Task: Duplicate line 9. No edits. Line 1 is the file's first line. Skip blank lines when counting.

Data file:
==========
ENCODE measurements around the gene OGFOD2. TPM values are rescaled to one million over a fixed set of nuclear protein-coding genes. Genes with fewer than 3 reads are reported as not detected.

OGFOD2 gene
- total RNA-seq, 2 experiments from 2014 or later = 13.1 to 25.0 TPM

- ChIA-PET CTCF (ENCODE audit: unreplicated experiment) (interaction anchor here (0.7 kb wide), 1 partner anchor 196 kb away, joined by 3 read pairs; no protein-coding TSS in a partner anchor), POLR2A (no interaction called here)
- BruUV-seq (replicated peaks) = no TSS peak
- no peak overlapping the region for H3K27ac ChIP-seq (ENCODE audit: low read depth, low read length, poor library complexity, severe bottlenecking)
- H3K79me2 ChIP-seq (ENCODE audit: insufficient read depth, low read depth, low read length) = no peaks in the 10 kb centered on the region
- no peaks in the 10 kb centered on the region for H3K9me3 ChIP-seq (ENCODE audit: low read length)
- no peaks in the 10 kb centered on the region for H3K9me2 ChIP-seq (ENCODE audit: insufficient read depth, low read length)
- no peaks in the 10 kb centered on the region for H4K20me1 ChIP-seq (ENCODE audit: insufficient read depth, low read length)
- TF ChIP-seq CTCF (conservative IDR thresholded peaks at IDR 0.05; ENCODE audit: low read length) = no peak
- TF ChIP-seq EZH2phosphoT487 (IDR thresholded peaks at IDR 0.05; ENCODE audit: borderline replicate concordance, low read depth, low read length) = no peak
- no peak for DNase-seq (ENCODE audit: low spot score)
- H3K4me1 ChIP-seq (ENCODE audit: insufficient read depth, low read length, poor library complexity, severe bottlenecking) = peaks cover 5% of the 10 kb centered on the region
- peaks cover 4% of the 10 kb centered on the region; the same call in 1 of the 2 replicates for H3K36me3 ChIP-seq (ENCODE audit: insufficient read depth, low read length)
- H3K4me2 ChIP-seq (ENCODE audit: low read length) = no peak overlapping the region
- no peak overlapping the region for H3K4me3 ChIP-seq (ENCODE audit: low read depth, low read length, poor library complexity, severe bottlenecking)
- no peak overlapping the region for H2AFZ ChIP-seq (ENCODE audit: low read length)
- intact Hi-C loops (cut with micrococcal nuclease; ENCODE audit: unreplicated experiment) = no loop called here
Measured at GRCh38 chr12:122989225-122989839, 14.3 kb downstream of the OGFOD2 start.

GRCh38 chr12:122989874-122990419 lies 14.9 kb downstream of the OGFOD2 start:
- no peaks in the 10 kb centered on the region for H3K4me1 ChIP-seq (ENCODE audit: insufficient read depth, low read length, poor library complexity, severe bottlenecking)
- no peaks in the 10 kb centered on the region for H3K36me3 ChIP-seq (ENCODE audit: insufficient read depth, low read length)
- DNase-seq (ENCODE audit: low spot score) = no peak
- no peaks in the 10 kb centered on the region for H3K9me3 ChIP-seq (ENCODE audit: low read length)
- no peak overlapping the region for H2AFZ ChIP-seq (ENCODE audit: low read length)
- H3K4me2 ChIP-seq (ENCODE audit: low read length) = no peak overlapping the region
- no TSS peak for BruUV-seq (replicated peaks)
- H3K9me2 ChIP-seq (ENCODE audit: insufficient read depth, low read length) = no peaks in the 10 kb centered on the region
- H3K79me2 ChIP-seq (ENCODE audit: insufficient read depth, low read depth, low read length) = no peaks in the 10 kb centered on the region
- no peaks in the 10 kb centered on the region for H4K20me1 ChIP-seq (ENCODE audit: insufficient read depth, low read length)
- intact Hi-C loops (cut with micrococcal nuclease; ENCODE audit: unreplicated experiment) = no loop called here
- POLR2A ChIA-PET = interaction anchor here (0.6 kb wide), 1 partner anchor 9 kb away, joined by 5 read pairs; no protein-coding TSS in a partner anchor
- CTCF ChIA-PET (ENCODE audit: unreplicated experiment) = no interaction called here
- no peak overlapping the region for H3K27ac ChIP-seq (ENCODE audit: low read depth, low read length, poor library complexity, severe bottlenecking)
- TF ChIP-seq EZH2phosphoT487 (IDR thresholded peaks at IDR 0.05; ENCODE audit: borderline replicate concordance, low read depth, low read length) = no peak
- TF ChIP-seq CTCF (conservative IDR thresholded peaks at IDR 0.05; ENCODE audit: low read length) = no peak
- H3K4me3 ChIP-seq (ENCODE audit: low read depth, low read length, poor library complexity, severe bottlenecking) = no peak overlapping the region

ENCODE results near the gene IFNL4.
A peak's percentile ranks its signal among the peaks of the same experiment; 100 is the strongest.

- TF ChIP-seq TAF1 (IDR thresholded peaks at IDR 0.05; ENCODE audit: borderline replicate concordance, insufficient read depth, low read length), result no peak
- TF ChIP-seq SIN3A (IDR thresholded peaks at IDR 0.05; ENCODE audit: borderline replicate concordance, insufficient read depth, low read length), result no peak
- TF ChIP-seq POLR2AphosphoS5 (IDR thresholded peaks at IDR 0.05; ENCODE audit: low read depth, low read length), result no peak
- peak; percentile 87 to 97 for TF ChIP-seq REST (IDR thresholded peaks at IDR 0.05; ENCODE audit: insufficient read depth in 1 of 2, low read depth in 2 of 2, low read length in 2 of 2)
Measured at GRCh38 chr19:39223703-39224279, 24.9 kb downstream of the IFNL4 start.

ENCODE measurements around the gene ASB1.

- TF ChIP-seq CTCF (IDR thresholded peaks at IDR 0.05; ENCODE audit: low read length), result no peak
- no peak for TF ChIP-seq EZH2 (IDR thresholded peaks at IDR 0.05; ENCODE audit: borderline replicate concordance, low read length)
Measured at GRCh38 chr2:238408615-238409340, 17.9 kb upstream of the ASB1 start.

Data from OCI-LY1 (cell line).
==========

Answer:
- no peaks in the 10 kb centered on the region for H3K9me2 ChIP-seq (ENCODE audit: insufficient read depth, low read length)